Sunday, October 19, 2008

Black Hats and Heart

It was 1986. I was fifteen and school had let out for summer vacation, my father took me with him to work one day and dropped me off at the Maryland State Fairgrounds to get a job. You see, it was something of a family tradition.

My grandfather worked there for years doing everything from groundskeeping to helping train the horses with sulky carts. My father worked there. Lots of my uncles worked there. And so it was a given that I'd be working there.

It was hard work, no question. As a young grunt, my work consisted of mowing and raking grass on the infield, shoveling sand mounds inside the livestock buildings or packing cedar chips for the cattle and sheep that would come in for the Fair later that summer. I also dealt with shoveling so much cow dung that... well... let's just say that I could have fertilized half the crops in York County. And let's not forget riding on the back of a garbage truck that led to the single most disgusting incident I've ever been privy to (it involved a blazing August heat and a dead iguana, but that's another story for another time).

It was hard work, but also mindless and even though the pay was for shit, there are some days that I truly do look back upon the three summers I worked there with fond memories.

I'd been with my father many summers to go watch horse racing. It can be harsh at times - even cruel to be certain, depending on the owner and trainer - but when there's a horse that's loved and cared for, the excitement of being at the races... whether it's a $2 bet to win, or a $50 bet on the long shot... the time between Post Time and when you see the blur of silky blacks and browns crossing that finish line... the surge of the crowd as one cheering entity, the smell of draft beer and heavy cigar smoke, the sound of scores of people swatting their thighs with a folded racing form, all of them screaming for their horse to pull through... it's like nothing else.

Fast forward to 2003.

A beautiful lean thoroughbred, described by the original owner as strong-willed from birth, Smarty Jones made his racing debut and won the race by 7 3/4 lengths. At his second race, two weeks later, he won by 15 lengths.

Move ahead to the Kentucky Derby, and Smarty Jones became the first unbeaten Derby winner since Seattle Slew in 1977, taking the win by 2 3/4 lengths, and securing his place in history.

At the Preakness, a couple weeks later, Smarty blew the other horses completely away, blazing ahead to the finish line a record margin of 11 1/2 lengths. It was the second leg of the Triple Crown.

I remember watching the race... beer in hand, warm weather outside. It was incredibly exciting. It was history in the making. I remember calling my dad and hearing the excitement in his voice.

By the time the Belmont Stakes came around, Smarty Jones had become a rock star. Offers for breeding rights were coming in regularly as high as 40 million dollars. He had a legion of fans to cheer him on. The public had gotten Smarty Jones Fever.

And yet... it wasn't meant to be.

The Belmont kicked off and Smarty came in second, losing to a long shot horse of 36-1 odds named Birdstone. There is a lot of speculation as to why Smarty didn't win, but in the end, it doesn't really matter.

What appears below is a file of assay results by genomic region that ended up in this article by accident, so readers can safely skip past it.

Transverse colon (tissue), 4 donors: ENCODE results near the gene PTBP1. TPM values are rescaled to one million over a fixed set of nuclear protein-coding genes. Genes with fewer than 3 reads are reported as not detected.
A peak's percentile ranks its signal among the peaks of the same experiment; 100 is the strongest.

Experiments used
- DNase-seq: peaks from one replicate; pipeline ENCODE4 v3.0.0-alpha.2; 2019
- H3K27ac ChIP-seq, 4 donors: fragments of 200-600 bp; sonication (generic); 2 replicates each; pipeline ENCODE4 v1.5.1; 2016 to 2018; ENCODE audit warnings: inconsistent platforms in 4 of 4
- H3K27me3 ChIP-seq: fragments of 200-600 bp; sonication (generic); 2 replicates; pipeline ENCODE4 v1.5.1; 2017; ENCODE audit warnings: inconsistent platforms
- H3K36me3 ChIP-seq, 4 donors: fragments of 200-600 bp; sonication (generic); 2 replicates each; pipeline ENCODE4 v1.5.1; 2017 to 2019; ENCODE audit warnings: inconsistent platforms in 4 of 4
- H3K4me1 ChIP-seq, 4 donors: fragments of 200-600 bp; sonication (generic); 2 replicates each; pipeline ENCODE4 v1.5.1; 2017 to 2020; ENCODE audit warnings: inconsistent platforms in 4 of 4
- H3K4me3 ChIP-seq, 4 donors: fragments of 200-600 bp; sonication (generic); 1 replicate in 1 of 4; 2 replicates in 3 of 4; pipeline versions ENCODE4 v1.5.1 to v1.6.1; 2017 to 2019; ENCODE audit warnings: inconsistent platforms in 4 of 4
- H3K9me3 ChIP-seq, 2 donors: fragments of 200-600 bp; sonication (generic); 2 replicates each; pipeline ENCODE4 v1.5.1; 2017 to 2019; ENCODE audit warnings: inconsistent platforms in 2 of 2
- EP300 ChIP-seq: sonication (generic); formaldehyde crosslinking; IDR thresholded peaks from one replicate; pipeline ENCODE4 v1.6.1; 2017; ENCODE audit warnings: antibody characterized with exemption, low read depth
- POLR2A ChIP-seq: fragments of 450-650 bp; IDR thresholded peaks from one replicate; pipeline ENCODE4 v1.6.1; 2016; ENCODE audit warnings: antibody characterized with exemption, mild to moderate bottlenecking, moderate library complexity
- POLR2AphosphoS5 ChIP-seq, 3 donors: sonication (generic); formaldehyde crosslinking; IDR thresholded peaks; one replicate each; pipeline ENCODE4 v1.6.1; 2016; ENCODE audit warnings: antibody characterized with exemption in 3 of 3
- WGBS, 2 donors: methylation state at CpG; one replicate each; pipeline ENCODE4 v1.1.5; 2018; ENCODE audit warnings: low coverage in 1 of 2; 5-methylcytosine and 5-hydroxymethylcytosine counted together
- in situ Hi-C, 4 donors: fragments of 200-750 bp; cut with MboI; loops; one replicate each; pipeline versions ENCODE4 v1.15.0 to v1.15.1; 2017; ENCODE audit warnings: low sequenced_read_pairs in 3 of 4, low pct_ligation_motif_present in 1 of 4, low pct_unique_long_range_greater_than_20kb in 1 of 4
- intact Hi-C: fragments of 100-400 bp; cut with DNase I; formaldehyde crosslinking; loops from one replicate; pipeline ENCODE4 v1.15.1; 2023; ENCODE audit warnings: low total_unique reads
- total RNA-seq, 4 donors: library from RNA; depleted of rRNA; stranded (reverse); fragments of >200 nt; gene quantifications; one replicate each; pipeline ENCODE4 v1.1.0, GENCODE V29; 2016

Watching Smarty come up short was devastating. I was completely and utterly depressed that he didn't win. It was the first time in my entire life I saw the owner of the winning horse apologize for winning. She had tears in her eyes as she spoke at the podium after Birdstone won.

There were a lot of people in the crowd at Belmont that had tears in their eyes too. It was as if hope had been stolen from them.

Smarty jones gave his entire being to the race. He gave his heart and spirit. He did the best he could to win and still fell short.

Sometimes shit happens.

During the time between the Preakness and Belmont, my father gave me a black hat and pin with Smarty Jones name on it. Like I said, it was a big deal... the public had caught Smarty Fever and there was everything from t-shirts to thongs with his name on it. Never before or since have I seen that sort of thing in horse racing.

When I write, I usually have a mug of coffee at my side. I wear that Smarty Jones hat flipped backwards like I'm a gunner ready to wade into battle.

It seems kind of silly but I think of that horse and that last race at Belmont a lot. He didn't win, but that doesn't matter much.

Smarty Jones never gave up heart. His spirit never faltered. That's the best we can strive for ourselves isn't it?

It's not the finish line we should be striving for... it's the race itself.

It's early as I write this. My family will start stirring soon, but I've still got some time. Outside, the sun is just beginning to peak its face over the skyline and it seems as if we've gotten our first frost of the year.

The monitor of my laptop glows brightly in the dark dining room and there's a faint head of steam rising off my mug of coffee.

I have my Smarty Jones hat on and I can feel that excitement building like I'm ready to watch a race begin.

Somewhere in the back of my head, I can hear the announcer blowing his trumpet.

It's Post Time and I'll see you all on the other side.

2 Comments:

Blogger Joseph Mulak said...

That's a really nice story. It's true what you say: The finish line doesn't matter, it's the race that matters. That's something we all need to keep in mind as we live our lives. It's not how we go that matters, it's what we did during our lives that matters. Thanks for the reality check.

10:08 AM  
Anonymous graveyardwalker said...

You know all too well that "life isn't a destination, it's a journey"...
I think there's a good race brewing in NC soon within reach...

1:54 PM  

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